The fact that corporations are regularly placed on the same level as entire nations, and can sue them for alleged loss of future profits, probably came as something of a shock to most people, as it did to me when I first encountered the idea. It sounded like the deranged fantasy of some corporate lobbyist, but surely not something that any country would actually accept. And yet, as we know, not only do many – small, and relatively weak – countries consent to investor-state dispute settlement (ISDS) as the price of obtaining much-needed inward investment, but the European Commission seems hell-bent on exposing European to the same kind of corporate attack.
I say “Europeans”, and not European nations, because ultimately it is the taxpayers that must fund the increasingly exorbitant awards that ISDS tribunals are making. To put it another way, it’s a classic case of “privatising the profit, and socialising the costs”: EU companies get to make profits in the US, but it’s mostly the EU citizens who would have to foot the bill if awards were made under ISDS in favour of American corporations operating here in Europe.
Even though ISDS burst upon the scene relatively recently for most of us, we actually have a fair amount of information about its previous history, largely thanks to bodies like the United Nations Conference on Trade And Development (UNCTAD), which has been producing handy summaries of what’s been happening in this strange world for a while now. It’s just published its latest report [.pdf], and it contains some important developments. The number of new cases is only one less than the previous year’s record – 57 against 58. More significant is the following:
The greatest number of 2013 cases were brought against countries in Europe (26 cases, of which two are against countries not members of the European Union (EU) - Albania and Serbia)
Twenty four arbitrations (42 per cent of all cases) were brought against EU Member States. The range of countries involved is broad and includes “new” and “old” Member States, namely the Czech Republic (7 cases), Spain (6), Croatia (2), Hungary (2), Slovakia (2), Bulgaria (1), Cyprus (1), France (1), Greece (1), and Slovenia (1). In all of these arbitrations except for one, the claimants are also EU nationals; they started the proceedings on the basis of either intra-EU bilateral investment treaties (BITs) or the Energy Charter Treaty (ECT), sometimes relying on both at the same time.
That’s an important shift, since it shows that ISDS is no longer simply a way for Western countries to bully developing ones, but that the weapon has now been turned against many EU countries, mostly by other EU countries. This suggests that companies are becoming aware of and more comfortable with ISDS as a way of extracting money from EU governments. Couple that with the fact that overall the US is the leading nation when it comes to using ISDS – 127 cases out of 568 (22%) - and that there are more than 14,400 US-based corporations that own more than 50,800 subsidiaries in the EU, and you have a recipe for an ISDS-based legal Armageddon.
The report contains some other significant straws in the wind:
Several arbitrations launched in 2013 have an environmental dimension. In two disputes against Canada, investors are challenging measures introduced on environmental grounds. The first, a claim by Lone Pine Resources, arose out of Quebec’s moratorium on hydraulic fracturing (fracking) that led to the revocation of the company’s gas exploration permits. The second dispute relates to Ontario’s moratorium on offshore wind farms (pending research on their health and environmental effects); the claimant contends that the temporary ban breaches its contract for the electricity supply which it had concluded with the Ontario Power Authority for a 20-year period.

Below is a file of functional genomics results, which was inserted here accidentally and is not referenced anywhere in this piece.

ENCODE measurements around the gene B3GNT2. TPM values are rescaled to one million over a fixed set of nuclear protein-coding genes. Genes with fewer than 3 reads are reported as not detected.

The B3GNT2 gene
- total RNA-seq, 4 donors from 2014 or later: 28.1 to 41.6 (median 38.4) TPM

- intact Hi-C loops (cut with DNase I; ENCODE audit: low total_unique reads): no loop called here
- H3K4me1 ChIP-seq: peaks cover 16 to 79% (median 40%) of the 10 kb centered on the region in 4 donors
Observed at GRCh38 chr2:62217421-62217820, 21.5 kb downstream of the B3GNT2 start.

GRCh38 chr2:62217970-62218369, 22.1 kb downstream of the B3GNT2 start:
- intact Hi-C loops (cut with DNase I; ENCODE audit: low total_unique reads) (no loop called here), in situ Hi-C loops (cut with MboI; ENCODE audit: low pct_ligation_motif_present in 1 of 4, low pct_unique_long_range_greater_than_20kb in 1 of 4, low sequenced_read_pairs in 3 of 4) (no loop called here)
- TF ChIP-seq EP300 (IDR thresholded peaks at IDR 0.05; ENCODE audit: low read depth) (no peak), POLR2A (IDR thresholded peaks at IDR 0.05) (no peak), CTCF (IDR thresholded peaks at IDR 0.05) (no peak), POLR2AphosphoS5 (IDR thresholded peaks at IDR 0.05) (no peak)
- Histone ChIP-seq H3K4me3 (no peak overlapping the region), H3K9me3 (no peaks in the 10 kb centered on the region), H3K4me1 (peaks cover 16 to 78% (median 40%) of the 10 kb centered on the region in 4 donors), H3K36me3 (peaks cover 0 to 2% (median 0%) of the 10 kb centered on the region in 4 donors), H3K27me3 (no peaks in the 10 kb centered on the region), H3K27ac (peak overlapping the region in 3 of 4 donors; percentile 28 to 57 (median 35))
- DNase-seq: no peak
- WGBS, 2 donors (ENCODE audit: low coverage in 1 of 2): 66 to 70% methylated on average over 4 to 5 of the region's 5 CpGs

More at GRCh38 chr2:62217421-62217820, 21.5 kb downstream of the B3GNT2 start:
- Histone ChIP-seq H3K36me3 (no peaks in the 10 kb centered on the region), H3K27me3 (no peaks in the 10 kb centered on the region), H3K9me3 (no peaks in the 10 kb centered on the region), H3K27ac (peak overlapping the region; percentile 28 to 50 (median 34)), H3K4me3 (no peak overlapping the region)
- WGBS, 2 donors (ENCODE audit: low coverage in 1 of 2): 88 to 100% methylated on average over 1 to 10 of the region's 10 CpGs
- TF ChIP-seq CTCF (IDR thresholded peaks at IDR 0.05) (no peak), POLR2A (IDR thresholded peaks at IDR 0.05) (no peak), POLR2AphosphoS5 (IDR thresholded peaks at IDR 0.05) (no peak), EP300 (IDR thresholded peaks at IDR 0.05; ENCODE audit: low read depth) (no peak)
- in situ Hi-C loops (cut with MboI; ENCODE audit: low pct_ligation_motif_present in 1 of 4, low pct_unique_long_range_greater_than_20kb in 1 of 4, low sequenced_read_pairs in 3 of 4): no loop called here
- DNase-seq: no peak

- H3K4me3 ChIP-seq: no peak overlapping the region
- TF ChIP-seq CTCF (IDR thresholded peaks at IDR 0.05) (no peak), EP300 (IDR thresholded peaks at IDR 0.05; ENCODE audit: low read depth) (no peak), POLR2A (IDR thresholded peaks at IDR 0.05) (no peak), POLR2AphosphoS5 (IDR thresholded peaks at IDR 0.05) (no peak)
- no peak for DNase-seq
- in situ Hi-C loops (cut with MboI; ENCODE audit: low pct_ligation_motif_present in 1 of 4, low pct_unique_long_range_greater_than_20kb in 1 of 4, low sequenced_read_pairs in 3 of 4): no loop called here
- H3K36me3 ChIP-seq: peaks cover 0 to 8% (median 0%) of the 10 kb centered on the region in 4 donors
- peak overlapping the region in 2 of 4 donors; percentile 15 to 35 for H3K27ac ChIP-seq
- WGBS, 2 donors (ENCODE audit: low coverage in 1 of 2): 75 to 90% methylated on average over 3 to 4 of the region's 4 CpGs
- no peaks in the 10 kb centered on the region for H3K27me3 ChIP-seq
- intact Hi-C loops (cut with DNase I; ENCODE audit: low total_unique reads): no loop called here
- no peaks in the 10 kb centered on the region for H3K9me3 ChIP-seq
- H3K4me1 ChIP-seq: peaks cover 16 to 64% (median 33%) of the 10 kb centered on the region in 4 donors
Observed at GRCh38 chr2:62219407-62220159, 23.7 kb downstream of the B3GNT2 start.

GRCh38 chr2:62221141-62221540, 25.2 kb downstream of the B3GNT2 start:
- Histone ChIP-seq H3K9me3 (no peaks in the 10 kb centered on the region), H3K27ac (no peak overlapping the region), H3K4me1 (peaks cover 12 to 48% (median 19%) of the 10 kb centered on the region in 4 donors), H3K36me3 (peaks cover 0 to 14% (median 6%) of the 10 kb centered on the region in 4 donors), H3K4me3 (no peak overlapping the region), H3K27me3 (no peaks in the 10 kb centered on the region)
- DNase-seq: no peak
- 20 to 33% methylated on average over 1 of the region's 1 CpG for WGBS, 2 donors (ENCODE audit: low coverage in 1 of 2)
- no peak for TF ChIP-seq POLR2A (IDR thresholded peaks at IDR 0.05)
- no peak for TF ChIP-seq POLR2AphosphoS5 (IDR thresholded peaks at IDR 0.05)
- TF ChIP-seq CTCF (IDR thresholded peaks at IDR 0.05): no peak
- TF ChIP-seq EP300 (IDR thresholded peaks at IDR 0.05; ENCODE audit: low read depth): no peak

This is precisely the kind of thing that many fear will happen if ISDS is included in TTIP: companies will seek to overturn policies that are brought in for environmental reasons, arguing that corporate profits outweigh the rights of the public. The following case is also highly relevant to the EU situation:
Achmea, a Dutch insurance company, is seeking to preclude the host State from expropriating Achmea’s stake in a Slovak health insurer (the relevant draft law is under consideration by the Slovak Parliament). The right of States to expropriate property is well-established under international investment law as long as certain conditions are met. Achmea is claiming that some of these conditions would be breached (requirement of public interest, non-discrimination and due process) if the expropriation goes ahead.
A similar situation could arise in the UK if a future government decided to reverse the current privatisation of NHS services, and sought to re-nationalise them. If a US company were involved, it might claim that the UK could not it expropriate property by arguing as Achmea is doing.
The UNCTAD report is really well-worth reading in order to gain an understanding of how ISDS is developing – and how quickly. For example, there are cases where companies are now trying to claim “moral damages” along with everything else, and another case where a company that had made a $5 million investment was awarded $900 million in “lost profits” - even though it seems to have no track record as a profitable organisation.
Trade lawyers around the world have clearly realised that ISDS is one of the most efficient techniques for their clients to extract very large sums of money from governments, and they are applying their not-inconsiderable – if largely amoral – ingenuity to come up with new ways of using the mechanism. That’s another important reason why the "innovative elements" the European Commission plans to introduce to “improve” the system won’t work – they are trying to fix yesterday’s problems – and why ISDS must be removed completely from TTIP.